Study Examines Mortality Risk Associated with Respiratory Medications in Veterans with Newly Diagnosed COPD
This study was funded by HSR&D. Drs. Lee and Pickard and Mr. Bartle are part of HSR&D's Center for the Management of Complex Chronic Care in Hines, IL. At the time of this study, Dr. Weiss was also part of this HSR&D Center of Excellence.
Concerns exist regarding increased mortality risk for some chronic obstructive pulmonary disease (COPD) medications. This nested, case-control observational study examined the association between COPD medication use and risk of mortality in veterans with newly diagnosed COPD. Data from observational studies may provide evidence of longer-term benefits and harms associated with medications, particularly in patients with COPD who tend to be elderly and have multiple co-morbidities, and especially since relatively rare adverse events may not be detected in shorter-term clinical trials. Using VA, Medicare and Medicaid data, investigators assessed all-cause, respiratory, and cardiovascular-related deaths among veterans ages 45 and older who used VA healthcare and were diagnosed with COPD between 10/1/99 and 9/30/03. Controls (n=320,501) used in this study were individually matched to cases (n=32,130) on sex, age, region of the country, and year of diagnosis; cause of death data were matched for 11,897 veterans. Medications assessed included: inhaled corticosteroids, ipratropium, long-acting beta-agonists, and theophylline.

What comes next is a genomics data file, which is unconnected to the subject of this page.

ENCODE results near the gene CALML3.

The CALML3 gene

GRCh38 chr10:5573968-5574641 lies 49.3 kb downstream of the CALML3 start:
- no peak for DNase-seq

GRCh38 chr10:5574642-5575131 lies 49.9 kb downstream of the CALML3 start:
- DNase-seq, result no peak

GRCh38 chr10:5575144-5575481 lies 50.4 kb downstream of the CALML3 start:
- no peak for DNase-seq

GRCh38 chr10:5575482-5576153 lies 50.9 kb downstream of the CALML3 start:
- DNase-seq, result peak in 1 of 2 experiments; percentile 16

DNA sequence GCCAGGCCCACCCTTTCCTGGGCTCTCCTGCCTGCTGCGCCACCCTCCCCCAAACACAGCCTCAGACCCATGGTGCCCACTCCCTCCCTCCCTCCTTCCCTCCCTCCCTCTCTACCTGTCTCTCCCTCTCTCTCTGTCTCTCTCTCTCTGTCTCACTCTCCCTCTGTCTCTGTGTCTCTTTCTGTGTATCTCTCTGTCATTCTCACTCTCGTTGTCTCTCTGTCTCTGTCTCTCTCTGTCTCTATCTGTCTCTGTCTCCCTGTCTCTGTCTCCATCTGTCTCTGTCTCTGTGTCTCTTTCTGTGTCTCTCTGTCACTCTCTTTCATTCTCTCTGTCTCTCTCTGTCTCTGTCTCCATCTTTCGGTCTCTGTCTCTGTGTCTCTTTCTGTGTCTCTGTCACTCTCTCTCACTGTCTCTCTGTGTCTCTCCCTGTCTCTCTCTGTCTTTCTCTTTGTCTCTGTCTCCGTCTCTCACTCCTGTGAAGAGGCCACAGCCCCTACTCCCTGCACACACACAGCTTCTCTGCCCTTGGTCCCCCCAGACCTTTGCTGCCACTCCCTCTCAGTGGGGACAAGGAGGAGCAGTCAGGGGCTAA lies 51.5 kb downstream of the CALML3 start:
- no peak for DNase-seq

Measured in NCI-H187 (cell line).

- With respect to all-cause mortality, ipratropium and ipratropium plus theophylline were associated with elevated risk of death, while inhaled corticosteroids were associated with reduced mortality.
- With respect to cardiovascular-related mortality, ipratropium exposure was associated with a 34% increase in the odds of cardiovascular death, while inhaled corticosteroid exposure was associated with a 20% decrease. Long-acting beta-agonists and theophylline were not associated with statistically significant risks in cardiovascular-related deaths.
- Theophylline was associated with an increased risk of respiratory death, while inhaled corticosteroids were associated with a 15% reduction in respiratory death.
- This study did not measure current smoking status and lung function.
- Observational studies are susceptible to bias due to confounders (e.g., disease severity).
- The results of this study may not be applicable to veterans with more severe COPD.
Lee T, Pickard A, Au D, Bartle B, Weiss K. Risk of Deaths Associated with Medications for Recently Diagnosed COPD: A Nested Case-Control Study. Annals of Internal Medicine 2008 Sep 16;149(6):380-90.